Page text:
Bernie Sanders Introduces Plan to Cancel $81 Billion in Medical Debt

And restore credit scores damaged by unpaid medical bills.

Senator Bernie Sanders campaigning at the University of North Carolina in Chapel Hill on Thursday. Preston Ehrler/SOPA Images via ZUMA

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Bernie Sanders not only wants to eliminate future medical debt with his plan for Medicare-for-All, he also wants to wipe the slate clean for Americans who already have debt from unpaid medical bills. On Saturday, the Democratic candidate announced an ambitious plan to eliminate $81 billion medical debt for Americans, reform bankruptcy laws, and even put an end to credit score agencies.

“The very concept of medical debt should not exist,” Sanders said in a statement. “In the wealthiest country in the history of the world, one illness or disease should not ruin a family’s financial life and future.”

Medical debt is a significant economic burden on millions of Americans —and though there is an academic debate over exactly how many bankruptcies are directly attributable to it, health care expenses are the largest single causes of bankruptcies nationwide. According to a 2014 report by the Consumer Financial Protection Bureau, half of all debt reported to credit agencies is medical debt, and one out of every five credit reports contains unpaid medical debt. It’s also a serious—though hard to measure—hazard to people’s health. A 2018 study from West Health and Gallup found that a quarter of all Americans had skipped a medical treatment due to cost.

Under Sanders’ plan, the government would negotiate and pay off $81 billion in unpaid medical bills that have been sold to collection agencies and are currently harming people’s credit reports. His plan would also limit the notorious tactics debt collectors engage in when they track people down and hound them to collect on the debts they have purchased. If implemented, the plan might also come well under its $81 billion price tag as debt sold to debt collectors is worth only a fraction of the original bill. 

In addition, Sanders’ plan would reform the 2005 bankruptcy law (the one Elizabeth Warren vigorously opposed and Joe Biden supported) so that it will be easier to forgive medical debt.

Finally, the proposal would stop medical debt from impacting people’s credit scores. Sanders would create a federal credit registry to rival and ultimately replace credit agencies like Equifax, and medical debt would not be factored into anyone’s score. “Credit scores also systematically perpetuate gaps in wealth and inequality between white and minority consumers,” the plan states. “We will establish a public registry that will end racial biases in credit scores and ensure those with medical debt are not penalized for the ‘crime’ of getting sick.”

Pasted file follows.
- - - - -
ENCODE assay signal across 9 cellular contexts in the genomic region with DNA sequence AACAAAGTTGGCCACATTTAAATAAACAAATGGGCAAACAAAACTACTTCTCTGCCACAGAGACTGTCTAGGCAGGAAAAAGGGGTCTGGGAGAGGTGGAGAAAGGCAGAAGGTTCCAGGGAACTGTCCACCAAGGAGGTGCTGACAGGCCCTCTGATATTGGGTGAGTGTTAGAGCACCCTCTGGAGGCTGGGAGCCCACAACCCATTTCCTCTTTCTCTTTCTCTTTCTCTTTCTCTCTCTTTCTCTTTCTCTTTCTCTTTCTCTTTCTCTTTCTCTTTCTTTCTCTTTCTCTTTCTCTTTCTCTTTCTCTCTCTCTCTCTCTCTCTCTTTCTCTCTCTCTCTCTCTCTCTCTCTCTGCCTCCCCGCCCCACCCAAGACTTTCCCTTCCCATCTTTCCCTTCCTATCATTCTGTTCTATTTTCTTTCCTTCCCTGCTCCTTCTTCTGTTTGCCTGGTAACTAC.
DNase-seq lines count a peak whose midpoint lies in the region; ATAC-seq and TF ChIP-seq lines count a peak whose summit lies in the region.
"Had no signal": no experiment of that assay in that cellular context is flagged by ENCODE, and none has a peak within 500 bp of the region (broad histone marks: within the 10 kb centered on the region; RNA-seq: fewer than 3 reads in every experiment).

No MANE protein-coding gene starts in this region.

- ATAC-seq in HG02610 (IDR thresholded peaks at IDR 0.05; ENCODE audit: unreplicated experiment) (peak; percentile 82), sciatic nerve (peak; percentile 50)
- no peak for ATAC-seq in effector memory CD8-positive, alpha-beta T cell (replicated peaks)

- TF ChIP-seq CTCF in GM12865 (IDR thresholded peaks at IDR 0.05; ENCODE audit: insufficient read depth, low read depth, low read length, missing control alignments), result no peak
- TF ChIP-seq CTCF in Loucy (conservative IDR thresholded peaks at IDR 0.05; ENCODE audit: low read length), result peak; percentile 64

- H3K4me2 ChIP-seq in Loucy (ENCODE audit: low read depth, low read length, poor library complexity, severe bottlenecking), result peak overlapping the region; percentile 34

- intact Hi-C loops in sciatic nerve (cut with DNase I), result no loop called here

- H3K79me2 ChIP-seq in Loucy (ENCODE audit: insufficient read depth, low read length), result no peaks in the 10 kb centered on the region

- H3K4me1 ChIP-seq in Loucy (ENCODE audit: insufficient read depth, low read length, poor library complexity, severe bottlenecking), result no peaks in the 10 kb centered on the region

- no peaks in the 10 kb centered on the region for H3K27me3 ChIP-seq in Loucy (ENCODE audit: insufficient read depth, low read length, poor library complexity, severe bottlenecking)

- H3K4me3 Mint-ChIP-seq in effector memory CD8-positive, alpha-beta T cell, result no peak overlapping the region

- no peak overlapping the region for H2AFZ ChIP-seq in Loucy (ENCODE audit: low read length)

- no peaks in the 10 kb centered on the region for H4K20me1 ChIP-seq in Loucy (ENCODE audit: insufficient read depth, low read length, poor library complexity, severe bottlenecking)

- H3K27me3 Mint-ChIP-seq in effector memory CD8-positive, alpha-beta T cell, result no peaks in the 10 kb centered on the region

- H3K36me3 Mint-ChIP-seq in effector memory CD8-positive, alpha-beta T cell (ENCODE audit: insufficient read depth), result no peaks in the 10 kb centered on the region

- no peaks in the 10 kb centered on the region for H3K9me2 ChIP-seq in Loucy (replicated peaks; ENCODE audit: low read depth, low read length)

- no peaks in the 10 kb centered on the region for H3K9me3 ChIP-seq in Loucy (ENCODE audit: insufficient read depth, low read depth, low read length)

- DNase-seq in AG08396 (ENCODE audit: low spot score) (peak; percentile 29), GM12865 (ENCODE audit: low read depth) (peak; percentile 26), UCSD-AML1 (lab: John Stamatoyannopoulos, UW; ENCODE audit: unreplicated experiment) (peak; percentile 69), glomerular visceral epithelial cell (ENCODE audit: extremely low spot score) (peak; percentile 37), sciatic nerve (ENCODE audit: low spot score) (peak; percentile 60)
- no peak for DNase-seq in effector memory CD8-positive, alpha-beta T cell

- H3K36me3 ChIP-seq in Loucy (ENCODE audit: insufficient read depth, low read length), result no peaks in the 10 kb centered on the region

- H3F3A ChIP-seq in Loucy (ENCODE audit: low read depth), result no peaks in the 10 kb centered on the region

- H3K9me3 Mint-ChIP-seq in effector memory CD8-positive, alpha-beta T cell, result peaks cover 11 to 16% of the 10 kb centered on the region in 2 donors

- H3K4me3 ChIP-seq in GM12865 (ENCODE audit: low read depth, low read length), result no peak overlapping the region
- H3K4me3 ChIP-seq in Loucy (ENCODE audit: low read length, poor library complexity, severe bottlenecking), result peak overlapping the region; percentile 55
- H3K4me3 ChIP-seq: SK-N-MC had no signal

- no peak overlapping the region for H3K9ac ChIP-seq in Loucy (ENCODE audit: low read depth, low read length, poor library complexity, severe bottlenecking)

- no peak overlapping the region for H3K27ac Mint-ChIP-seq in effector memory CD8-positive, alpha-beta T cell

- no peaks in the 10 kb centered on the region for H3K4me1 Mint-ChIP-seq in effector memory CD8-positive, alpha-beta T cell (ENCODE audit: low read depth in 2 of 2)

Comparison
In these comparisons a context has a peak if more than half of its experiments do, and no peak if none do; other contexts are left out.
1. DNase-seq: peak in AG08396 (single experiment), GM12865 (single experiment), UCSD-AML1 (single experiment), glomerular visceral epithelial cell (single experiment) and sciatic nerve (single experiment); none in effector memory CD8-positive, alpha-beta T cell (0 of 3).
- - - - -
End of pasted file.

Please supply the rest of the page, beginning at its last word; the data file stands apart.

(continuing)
On Twitter Saturday, Sanders’ campaign shared the experiences of some Americans weighed down by medical bills. 

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You expect the big picture, and it's our job at Mother Jones to give it to you. And right now, so many of the troubles we face are the making not of a virus, but of the quest for profit, political or economic (and not just from the man in the White House who could have offered leadership and comfort but instead gave us bleach).

In "News Is Just Like Waste Management," we unpack what the coronavirus crisis has meant for journalism, including Mother Jones’, and how we can rise to the challenge. If you're able to, this is a critical moment to support our nonprofit journalism with a donation: We've scoured our budget and made the cuts we can without impairing our mission, and we hope to raise $400,000 from our community of online readers to help keep our big reporting projects going because this extraordinary pandemic-plus-election year is no time to pull back.

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